The writings of Saint Augustine indicate that he clearly believed that God by miracles healed people of illness in order to support the authority of those who ministered in the name of Christ.
The most detailed examples of this are written in the last book of his huge work, City of God.
It contains a very lengthy description of miracles which he had either witnessed himself, or about which he had heard from those whom he considered to be reliable witnesses.
In Book 22, Chapter 8 of City of God,
the reader learns about a blind man cured in Milan while Augustine and Alypius were there as laymen.
were there as laymen.
Augustine devotes many lines to another man named Innocentius, whom he knew a little later in Carthage.
The cure of this man, who had been an advocate of the deputy prefecture, happened under Augustine's very own eyes: "... tried aid him good. Still they persisted in promising that they would cure that fistula by drugs, without the knife. They called in doctors...."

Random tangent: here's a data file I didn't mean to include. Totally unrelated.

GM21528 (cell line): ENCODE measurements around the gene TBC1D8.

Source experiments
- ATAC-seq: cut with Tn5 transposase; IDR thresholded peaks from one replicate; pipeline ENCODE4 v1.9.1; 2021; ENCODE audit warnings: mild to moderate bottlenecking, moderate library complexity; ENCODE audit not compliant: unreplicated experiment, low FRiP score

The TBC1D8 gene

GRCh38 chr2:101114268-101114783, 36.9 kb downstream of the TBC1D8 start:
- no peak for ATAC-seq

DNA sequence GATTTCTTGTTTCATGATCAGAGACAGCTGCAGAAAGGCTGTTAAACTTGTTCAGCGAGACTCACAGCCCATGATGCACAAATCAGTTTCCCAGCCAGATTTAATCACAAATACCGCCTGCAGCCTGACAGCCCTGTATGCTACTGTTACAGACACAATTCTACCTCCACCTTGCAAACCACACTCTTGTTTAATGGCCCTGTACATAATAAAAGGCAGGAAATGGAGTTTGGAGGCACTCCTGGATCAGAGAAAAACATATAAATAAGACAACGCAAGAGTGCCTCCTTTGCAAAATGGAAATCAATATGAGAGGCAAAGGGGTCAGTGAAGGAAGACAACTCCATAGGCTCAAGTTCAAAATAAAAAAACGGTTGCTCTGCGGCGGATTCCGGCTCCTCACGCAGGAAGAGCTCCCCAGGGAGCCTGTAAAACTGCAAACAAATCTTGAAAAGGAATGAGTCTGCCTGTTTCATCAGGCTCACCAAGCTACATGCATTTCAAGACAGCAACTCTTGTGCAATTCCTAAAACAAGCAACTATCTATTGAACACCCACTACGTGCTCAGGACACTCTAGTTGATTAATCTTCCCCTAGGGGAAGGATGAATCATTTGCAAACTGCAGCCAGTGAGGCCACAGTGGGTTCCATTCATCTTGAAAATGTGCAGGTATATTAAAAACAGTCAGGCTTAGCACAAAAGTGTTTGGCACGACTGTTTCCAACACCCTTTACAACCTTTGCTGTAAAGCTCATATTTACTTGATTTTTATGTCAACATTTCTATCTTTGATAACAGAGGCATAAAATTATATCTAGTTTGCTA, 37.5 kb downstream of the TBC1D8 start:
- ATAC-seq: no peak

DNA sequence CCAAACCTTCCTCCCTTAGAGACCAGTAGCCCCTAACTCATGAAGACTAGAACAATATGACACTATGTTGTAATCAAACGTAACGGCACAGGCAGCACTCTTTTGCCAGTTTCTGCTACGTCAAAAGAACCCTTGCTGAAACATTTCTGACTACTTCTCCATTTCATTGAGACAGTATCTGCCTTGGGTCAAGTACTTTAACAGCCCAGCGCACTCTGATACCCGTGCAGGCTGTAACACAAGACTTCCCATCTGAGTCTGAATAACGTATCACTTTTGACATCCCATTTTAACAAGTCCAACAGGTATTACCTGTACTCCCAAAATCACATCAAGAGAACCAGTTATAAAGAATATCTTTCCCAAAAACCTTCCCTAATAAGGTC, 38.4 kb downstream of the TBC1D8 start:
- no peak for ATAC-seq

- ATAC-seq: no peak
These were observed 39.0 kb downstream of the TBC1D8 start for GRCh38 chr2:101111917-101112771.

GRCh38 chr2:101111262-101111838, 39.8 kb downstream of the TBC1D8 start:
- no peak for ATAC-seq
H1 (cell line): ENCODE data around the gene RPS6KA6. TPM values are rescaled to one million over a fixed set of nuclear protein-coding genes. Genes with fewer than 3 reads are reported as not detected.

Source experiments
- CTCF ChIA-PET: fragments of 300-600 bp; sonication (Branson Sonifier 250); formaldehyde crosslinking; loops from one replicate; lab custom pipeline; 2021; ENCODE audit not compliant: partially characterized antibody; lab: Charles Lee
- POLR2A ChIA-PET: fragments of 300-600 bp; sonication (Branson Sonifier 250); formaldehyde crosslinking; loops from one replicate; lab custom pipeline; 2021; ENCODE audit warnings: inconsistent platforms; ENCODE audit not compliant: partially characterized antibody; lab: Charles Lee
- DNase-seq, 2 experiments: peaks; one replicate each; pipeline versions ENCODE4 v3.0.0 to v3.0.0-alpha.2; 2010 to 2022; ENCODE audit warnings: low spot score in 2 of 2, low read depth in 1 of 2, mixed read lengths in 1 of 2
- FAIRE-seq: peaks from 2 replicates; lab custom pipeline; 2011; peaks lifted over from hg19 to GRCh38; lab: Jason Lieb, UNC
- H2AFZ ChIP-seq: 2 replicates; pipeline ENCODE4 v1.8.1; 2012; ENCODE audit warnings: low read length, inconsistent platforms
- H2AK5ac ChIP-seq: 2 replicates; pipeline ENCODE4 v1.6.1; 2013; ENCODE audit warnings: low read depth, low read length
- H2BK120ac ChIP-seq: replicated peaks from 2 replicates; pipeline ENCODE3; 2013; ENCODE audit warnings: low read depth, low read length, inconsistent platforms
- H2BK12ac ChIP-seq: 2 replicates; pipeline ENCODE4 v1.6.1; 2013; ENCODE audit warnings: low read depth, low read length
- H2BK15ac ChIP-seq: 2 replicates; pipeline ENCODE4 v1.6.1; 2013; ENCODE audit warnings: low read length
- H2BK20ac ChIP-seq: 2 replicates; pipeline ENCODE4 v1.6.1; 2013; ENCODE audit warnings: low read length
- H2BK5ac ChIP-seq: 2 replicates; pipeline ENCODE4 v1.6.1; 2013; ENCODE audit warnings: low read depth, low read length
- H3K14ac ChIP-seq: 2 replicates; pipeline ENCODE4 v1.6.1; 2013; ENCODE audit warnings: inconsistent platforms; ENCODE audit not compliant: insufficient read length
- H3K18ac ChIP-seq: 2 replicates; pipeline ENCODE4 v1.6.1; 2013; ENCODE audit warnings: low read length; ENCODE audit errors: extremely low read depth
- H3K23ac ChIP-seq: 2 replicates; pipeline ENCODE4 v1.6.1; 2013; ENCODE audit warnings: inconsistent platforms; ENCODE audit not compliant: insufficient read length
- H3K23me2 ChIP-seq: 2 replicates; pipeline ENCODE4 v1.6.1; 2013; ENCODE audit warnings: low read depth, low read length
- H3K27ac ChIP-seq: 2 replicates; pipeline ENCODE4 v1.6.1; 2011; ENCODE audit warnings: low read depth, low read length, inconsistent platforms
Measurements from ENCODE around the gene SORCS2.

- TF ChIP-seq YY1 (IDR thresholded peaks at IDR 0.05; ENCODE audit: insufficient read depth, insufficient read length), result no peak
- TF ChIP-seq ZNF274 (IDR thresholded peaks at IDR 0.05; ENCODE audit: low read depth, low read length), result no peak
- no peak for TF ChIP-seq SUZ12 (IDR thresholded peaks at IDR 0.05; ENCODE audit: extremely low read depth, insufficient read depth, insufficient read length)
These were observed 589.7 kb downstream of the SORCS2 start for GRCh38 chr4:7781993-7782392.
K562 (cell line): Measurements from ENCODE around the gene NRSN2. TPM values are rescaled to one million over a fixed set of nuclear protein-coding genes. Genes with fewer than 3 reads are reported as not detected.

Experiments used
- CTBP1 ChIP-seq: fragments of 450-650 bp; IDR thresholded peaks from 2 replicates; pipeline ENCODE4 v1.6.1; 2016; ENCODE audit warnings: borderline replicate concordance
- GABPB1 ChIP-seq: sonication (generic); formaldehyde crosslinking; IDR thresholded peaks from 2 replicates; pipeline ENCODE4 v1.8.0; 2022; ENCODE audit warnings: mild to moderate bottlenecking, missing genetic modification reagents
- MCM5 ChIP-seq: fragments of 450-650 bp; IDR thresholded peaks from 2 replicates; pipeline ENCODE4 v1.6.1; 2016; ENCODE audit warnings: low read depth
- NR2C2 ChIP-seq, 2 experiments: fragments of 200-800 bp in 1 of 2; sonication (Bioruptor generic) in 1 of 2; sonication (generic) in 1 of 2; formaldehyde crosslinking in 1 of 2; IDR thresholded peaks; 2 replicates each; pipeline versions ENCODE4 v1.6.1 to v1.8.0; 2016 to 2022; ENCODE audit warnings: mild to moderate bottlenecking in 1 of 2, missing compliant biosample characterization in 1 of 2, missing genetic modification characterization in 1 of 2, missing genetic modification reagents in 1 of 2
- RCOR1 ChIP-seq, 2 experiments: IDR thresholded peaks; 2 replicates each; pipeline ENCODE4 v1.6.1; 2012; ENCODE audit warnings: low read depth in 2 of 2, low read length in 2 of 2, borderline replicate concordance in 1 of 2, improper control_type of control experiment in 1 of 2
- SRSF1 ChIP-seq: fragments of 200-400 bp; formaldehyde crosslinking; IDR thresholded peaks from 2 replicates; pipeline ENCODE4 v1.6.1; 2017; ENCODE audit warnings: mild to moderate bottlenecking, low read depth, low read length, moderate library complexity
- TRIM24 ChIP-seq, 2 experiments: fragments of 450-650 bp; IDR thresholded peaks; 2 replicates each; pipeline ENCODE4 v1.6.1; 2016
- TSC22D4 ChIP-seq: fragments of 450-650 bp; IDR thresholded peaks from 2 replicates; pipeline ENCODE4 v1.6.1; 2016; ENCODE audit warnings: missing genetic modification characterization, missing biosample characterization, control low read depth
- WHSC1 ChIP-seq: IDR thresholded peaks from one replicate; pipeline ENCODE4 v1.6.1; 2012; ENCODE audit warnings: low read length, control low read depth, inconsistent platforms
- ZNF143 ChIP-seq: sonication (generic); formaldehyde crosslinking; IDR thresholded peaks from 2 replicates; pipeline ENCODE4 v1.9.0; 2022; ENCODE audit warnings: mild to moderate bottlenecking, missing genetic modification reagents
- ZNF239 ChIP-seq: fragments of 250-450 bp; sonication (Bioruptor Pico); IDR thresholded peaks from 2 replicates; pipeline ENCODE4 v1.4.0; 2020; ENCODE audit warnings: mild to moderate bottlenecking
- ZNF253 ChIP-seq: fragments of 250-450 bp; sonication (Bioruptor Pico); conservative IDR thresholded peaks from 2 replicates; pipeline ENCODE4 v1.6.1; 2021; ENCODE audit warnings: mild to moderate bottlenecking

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Augustine: City of God: Book 22:8-10. On Miracles
· Chapter 8.- Of Miracles Which Were Wrought that the World Might Believe in Christ, and Which Have Not Ceased Since the World Believed.
· Chapter 9.-That All the Miracles Which are Done by Means of the Martyrs in the Name of Christ Testify to that Faith Which the Martyrs Had in Christ.
· Chapter 10.-That the Martyrs Who Obtain Many Miracles in Order that the True God May Be Worshipped, are Worthy of Much Greater Praise Than the Demons, Who Do Some Marvels that They Themselves May Be Supposed to Be God.
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